Shooting of mountain lion cubs in HMB results in new law curbing use of lethal force

California passed a law today to limit the killing of mountain lions, a legislative effort initiated after two mountain lions were shot by game wardens in Half Moon Bay late last year. After the shooting the California Department of Fish and Wildlife claimed the lions were 25-30 pounds in weight and posed a threat to the public, thus requiring lethal measures. An examination of the bodies revealed that the lions were in fact cubs, approximately fourteen pounds in weight and probably four months old.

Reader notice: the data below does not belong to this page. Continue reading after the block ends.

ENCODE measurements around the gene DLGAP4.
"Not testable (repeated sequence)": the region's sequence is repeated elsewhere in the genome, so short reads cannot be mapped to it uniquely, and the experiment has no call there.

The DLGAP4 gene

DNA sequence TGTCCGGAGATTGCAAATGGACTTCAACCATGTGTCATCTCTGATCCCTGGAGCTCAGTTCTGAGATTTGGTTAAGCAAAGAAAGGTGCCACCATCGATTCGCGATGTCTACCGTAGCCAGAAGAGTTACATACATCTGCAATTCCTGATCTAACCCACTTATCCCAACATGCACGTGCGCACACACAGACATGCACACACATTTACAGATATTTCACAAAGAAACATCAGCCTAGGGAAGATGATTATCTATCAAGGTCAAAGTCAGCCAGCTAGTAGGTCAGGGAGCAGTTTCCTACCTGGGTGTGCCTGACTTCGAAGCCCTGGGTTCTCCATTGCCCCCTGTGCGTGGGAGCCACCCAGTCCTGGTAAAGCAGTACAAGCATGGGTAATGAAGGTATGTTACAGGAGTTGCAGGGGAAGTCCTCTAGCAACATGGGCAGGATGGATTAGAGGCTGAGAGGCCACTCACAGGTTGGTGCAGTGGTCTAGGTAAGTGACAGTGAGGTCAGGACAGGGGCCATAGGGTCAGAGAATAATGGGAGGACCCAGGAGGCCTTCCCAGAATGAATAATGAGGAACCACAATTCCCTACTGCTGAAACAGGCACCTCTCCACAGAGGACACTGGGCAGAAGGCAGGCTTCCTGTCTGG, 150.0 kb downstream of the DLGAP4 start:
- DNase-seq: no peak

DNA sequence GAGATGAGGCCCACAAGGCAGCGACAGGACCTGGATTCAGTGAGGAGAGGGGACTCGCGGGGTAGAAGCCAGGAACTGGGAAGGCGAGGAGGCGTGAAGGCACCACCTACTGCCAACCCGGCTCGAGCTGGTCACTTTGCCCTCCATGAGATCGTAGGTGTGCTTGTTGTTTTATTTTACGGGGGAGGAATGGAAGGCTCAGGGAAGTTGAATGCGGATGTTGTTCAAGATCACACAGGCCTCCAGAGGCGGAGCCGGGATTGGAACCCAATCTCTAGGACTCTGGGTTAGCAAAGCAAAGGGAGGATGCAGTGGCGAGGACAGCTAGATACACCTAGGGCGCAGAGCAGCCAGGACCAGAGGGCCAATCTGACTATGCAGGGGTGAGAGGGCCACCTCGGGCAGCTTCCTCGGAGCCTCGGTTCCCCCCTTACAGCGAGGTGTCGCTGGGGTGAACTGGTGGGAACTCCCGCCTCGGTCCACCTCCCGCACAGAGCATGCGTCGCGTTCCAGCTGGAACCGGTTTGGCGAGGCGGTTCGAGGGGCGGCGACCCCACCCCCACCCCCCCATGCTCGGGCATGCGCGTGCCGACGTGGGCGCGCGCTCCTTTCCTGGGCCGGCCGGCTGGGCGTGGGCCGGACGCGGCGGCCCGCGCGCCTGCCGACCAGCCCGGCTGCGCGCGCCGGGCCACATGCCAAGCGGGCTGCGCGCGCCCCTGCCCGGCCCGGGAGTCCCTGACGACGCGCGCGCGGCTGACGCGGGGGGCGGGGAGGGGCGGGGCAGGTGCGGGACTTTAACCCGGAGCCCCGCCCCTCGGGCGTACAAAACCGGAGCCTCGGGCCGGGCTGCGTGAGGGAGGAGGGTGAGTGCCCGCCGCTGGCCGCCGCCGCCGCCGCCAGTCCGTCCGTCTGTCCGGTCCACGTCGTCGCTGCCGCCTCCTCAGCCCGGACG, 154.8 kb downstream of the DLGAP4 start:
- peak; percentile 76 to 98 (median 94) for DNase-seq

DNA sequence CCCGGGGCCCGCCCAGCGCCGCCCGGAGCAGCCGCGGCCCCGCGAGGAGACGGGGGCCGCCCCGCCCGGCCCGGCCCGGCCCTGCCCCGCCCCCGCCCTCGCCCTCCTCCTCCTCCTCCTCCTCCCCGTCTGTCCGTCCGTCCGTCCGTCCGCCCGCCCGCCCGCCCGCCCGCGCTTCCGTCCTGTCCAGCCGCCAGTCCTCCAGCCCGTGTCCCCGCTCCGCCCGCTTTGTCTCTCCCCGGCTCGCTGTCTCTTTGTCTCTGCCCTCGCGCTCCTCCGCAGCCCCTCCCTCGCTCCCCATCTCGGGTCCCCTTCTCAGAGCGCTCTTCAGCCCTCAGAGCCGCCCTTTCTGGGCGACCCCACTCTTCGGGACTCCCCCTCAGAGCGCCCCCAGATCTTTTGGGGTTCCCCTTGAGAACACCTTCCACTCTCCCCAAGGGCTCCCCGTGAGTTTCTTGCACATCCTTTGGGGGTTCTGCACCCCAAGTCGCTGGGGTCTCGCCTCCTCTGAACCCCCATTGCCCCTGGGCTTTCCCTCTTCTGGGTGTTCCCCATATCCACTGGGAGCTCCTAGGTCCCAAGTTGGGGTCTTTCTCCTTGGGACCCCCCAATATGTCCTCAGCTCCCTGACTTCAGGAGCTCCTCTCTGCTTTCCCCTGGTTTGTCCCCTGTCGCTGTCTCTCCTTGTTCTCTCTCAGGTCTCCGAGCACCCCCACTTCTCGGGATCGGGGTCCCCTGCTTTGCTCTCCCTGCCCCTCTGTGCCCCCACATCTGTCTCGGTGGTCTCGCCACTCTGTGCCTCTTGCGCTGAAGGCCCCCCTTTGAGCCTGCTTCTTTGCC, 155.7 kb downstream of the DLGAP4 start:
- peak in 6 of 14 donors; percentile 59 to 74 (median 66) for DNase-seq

California State Senator Jerry Hill and Assemblyman Rich Gordon sponsored the bill.

According to Hill’s press release the new law “requires that nonlethal procedures be used when DFW responds to a mountain lion that has not been designated as an imminent threat to public health or safety, meaning the mountain lion has not exhibited aggressive behaviors toward responders.”

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